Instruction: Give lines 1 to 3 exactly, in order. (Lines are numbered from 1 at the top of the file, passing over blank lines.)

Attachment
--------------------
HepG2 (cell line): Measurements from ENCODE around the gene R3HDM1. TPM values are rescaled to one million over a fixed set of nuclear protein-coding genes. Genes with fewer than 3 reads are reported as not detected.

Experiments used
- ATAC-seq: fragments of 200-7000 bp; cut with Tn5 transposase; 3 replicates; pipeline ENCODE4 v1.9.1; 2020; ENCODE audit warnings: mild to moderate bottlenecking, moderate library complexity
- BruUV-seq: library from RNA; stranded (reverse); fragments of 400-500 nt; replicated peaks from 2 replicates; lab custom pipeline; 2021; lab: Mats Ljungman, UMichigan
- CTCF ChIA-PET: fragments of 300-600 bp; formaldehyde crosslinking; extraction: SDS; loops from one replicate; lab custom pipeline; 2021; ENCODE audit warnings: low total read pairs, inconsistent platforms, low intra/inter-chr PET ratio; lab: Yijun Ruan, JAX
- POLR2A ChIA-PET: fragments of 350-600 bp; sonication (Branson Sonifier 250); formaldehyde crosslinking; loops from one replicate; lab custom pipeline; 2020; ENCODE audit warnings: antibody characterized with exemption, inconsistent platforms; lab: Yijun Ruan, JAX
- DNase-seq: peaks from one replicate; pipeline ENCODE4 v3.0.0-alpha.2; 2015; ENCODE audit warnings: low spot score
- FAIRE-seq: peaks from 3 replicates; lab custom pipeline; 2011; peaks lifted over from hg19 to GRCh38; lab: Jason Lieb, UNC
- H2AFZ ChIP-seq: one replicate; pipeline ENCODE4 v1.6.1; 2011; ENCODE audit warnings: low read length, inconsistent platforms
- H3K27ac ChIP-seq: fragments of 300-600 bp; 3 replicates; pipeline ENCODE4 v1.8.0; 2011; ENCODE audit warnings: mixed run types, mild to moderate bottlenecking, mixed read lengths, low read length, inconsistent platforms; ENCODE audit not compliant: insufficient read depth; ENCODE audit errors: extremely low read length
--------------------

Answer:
HepG2 (cell line): Measurements from ENCODE around the gene R3HDM1. TPM values are rescaled to one million over a fixed set of nuclear protein-coding genes. Genes with fewer than 3 reads are reported as not detected.

Experiments used
- ATAC-seq: fragments of 200-7000 bp; cut with Tn5 transposase; 3 replicates; pipeline ENCODE4 v1.9.1; 2020; ENCODE audit warnings: mild to moderate bottlenecking, moderate library complexity